The notion of the liberal, autonomous self is being challenged in new and unexpected ways in the post-post-modern, post-truth era. On the one hand, new technologies are disrupting our understanding of social relations and re-configuring our bodies; on the other, trends in neuroscience and ‘deep history’ are telling us that human nature should be understood at the level of our brains and cells. But what does that mean for the way we write history? This week’s session will consider how the notion of the historical ‘self’ has changed over time, and how looking for new types of selves in the past can sometimes lead to problematic history.
Roy Porter, “Introduction”, in Roy Porter, ed., Rewriting the Self: Histories from the Renaissance to the Present, 1 edition (London ; New York: Routledge, 1996).
Anna Krylova, “The Tenacious Liberal Subject in Soviet Studies,” Kritika: Explorations in Russian and Eurasian History 1, no. 1 (2000): 119–46.
- How have histories of the self changed in the era of ‘identity politics’?
- In what ways have new conceptions of human nature impacted on how historians imagine the people of the past?
- In the case of Soviet history, what problems were caused by historians’ attempts to find a ‘tenacious liberal subject’ in the Stalinist system? How have historians tried to overcome these limitations?
- How might we write better histories of the self?
Victoria E. Bonnell and Lynn Hunt, eds., Beyond the Cultural Turn: New Directions in the Study of Society and Culture (Berkeley, Calif: University of California Press, 1999)
Anna Clark, Alternative Histories of the Self: A Cultural History of Sexuality and Secrets, 1762-1917 (Bloomsbury Publishing, 2017)
Peter Heehs, Writing the Self: Diaries, Memoirs, and the History of the Self (Bloomsbury Publishing USA, 2013)
Charles Taylor, Sources of the Self: The Making of the Modern Identity (Cambridge University Press, 1992)
Carlson, David, ‘Autobiography’, in Miriam Dobson and Benjamin Ziemann (eds.), Reading Primary Sources: The Interpretation of Texts from Nineteenth and Twentieth Century History, (London; New York: Routledge, 2008), pp. 175–91.
Caruth, Cathy (ed.), Trauma: Explorations in Memory (Baltimore, MD: Johns Hopkins University Press, 1995).
Eakin, Paul John, How Our Lives Become Stories: Making Selves (Ithaca, NY: Cornell University Press, 1999).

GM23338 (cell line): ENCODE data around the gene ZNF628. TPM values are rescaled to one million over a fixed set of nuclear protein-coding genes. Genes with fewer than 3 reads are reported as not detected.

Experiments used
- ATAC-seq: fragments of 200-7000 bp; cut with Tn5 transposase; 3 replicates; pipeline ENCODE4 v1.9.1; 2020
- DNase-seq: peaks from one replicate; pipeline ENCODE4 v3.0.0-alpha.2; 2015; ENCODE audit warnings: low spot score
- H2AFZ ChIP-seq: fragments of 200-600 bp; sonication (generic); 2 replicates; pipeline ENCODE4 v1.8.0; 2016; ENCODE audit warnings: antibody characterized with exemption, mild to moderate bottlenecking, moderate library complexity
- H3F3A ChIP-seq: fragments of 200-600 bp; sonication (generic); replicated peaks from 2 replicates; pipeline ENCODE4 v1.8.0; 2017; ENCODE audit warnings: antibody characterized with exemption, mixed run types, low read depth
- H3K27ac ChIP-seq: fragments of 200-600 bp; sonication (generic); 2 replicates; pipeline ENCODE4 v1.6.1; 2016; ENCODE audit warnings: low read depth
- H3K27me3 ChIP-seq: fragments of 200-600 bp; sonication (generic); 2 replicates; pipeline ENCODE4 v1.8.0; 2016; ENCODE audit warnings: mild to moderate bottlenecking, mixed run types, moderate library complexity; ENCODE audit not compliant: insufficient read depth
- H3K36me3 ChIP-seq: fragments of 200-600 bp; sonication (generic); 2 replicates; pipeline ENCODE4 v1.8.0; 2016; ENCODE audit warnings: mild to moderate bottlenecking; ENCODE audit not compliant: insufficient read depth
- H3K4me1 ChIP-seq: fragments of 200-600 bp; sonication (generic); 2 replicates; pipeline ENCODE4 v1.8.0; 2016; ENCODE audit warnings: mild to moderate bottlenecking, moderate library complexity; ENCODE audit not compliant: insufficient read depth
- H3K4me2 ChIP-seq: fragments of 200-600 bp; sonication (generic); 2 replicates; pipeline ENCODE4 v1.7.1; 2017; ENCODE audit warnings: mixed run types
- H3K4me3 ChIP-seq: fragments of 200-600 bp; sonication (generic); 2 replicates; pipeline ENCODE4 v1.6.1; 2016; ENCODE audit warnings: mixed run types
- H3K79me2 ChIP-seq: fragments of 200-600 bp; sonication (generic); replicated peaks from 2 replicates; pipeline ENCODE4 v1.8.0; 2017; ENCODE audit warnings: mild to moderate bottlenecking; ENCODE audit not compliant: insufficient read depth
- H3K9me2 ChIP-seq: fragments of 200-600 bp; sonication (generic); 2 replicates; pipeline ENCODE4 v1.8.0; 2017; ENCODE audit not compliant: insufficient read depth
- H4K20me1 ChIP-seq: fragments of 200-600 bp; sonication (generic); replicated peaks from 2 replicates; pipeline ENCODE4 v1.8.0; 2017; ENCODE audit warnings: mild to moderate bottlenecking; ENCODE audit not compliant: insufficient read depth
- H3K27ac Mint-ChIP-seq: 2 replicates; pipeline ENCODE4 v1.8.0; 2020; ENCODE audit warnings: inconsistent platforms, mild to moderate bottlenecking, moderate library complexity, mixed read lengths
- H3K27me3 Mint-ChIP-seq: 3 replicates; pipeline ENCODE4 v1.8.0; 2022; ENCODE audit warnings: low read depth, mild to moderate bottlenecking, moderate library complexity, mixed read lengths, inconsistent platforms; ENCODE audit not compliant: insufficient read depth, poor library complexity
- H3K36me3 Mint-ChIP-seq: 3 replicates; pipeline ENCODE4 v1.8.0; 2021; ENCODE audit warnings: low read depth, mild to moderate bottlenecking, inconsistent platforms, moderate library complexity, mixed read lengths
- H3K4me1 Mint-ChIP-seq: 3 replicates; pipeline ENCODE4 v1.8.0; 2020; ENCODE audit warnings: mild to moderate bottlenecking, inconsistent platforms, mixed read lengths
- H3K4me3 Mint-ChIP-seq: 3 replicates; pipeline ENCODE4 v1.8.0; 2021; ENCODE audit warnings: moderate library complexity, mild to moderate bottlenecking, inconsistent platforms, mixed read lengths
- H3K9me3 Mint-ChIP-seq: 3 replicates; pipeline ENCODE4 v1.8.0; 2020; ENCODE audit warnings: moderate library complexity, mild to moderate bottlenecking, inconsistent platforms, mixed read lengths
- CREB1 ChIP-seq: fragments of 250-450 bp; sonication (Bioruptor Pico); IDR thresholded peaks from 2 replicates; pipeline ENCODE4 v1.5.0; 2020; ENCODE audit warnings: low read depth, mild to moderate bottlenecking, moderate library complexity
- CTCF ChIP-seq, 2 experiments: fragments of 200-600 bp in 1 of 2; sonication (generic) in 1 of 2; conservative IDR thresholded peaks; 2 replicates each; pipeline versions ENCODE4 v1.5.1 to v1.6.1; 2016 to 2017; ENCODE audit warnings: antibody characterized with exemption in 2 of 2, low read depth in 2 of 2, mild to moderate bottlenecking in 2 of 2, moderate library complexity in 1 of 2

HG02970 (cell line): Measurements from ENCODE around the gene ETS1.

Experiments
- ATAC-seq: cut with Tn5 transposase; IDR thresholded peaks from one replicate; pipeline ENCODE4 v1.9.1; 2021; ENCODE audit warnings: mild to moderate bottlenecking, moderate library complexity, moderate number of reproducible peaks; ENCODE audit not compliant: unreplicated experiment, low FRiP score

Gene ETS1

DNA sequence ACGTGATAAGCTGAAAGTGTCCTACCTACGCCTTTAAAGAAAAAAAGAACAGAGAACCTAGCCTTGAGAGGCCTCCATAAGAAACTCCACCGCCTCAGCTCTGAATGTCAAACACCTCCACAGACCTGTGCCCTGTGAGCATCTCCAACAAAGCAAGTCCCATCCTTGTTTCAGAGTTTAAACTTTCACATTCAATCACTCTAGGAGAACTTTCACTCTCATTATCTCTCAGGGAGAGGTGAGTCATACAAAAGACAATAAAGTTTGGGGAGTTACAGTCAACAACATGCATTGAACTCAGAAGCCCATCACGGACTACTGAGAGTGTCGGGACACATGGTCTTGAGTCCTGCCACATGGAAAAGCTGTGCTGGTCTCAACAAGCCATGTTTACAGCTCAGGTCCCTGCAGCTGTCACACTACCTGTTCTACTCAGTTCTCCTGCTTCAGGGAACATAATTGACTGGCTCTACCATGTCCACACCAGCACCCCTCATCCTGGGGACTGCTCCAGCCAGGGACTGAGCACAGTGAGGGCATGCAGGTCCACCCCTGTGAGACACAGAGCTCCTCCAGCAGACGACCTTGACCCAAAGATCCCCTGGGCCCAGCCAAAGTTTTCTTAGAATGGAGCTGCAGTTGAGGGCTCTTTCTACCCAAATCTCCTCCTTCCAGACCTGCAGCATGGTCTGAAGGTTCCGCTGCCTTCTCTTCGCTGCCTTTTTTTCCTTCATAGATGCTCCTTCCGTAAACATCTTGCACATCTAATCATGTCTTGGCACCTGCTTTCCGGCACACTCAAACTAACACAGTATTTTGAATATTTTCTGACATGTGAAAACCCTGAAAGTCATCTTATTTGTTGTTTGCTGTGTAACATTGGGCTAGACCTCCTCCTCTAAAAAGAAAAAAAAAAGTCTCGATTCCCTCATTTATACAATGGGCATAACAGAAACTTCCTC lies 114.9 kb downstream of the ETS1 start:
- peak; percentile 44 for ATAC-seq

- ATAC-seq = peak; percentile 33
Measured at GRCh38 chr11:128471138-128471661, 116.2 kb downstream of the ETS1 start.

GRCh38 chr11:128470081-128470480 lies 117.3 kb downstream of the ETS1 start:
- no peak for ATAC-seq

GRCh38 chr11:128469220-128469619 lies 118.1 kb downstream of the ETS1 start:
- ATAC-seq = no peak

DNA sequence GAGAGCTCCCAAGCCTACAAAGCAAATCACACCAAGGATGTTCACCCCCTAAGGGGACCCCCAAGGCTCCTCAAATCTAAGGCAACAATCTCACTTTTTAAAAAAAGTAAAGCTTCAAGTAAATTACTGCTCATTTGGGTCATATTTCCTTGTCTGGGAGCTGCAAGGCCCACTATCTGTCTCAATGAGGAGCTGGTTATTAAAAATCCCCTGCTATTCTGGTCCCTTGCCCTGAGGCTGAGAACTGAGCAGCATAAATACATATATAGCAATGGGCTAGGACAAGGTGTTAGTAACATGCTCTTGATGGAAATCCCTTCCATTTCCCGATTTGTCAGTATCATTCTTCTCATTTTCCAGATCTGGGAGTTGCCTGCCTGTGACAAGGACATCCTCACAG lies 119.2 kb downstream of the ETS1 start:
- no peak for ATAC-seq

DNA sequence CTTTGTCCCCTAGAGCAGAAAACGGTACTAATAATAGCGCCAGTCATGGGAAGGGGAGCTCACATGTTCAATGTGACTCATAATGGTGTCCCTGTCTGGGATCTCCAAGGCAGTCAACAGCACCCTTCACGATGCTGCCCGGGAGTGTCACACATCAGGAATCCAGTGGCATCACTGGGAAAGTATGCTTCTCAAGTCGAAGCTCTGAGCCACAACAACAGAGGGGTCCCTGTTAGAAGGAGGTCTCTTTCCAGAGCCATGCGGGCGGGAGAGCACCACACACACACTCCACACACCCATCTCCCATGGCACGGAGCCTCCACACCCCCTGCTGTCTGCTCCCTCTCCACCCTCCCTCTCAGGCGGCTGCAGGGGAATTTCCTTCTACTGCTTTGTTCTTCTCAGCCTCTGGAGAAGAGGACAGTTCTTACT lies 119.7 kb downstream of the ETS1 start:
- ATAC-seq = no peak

Halbwachs, Maurice, On Collective Memory, trans. by Lewis A. Coser (Chicago, IL: University of Chicago Press, 1992).
Lejeune, Philippe, On Autobiography, ed. by Paul John Eakin (Minneapolis, MN: University of Minnesota Press, 1989).
Olick, Jeffrey K., Vered Vinitzky-Seroussi, and Daniel Levy (eds.), The Collective Memory Reader (New York, NY: Oxford University Press, 2011).
Popkin, Jeremy D., History, Historians, and Autobiography (Chicago, IL: University of Chicago Press, 2005).
Smith, Sidonie, and Julia Watson, Reading Autobiography: A Guide for Interpreting Life Narratives, 2nd ed. (Minneapolis, MN: University of Minnesota Press, 2010).
Tumblety, Joan (ed.), Memory and History: Understanding Memory as Source and Subject (London: Routledge, 2013).
Please also consult the reading list of week 10.
Truffle Hunt: Primary Sources: Histories of the Self
Historians of the self often rely on what we term ‘ego documents’: memoirs, autobiographies, diaries, letters and other sources written by an individual about him or herself. These documents give us access to information about how individuals think about themselves, and how they relate themselves to other people, and to the wider social landscape.
Ego documents relating to key political and cultural figures can be relatively easy to find: look for published political biographies, diaries of artists or writers, or collections of letters by individuals that you have encountered in your history modules. For more marginal figures, you may need to track them down through their encounters with others (letters to government organisations, for example, or accounts of a meeting or speech).
When reading ‘ego documents’, it is important to pay attention, not just to the factual information the source contains, but its intention and style, and what it can tell us about the identity, emotions, and experiences of the individual writer. Such documents are sometimes dismissed as ‘biased’ (a terrible word!), because they give a partial and subjective view of a historical moment. Yet for the historian of the self, it is that subjectivity that interests us: these documents can tell us a lot about the person, their self-understanding, their emotions, and their worldview.
When faced with an ego document, therefore, the historian must ask a series of questions. These can include:
- Who wrote this source, and when?
- What was the historical context, both of the events depicted, and the time in which the source was written?
- What was the intended audience of the source? In what ways does the author address the audience, and how does this shape the source?
- Do the events depicted in the narrative accord with our wider understanding of the historical record? Are there gaps, repetitions, or distortions? How might we understand them?
- If the source is about an event, then how is it experienced? Do we see any privileging of emotional, sensory, or gendered understandings?
- How does the author understand his/her own identity, his/her relationship to certain individuals and communities, and to history?
- Can we see this account as representative, either of a particular community, or of the wider social experience?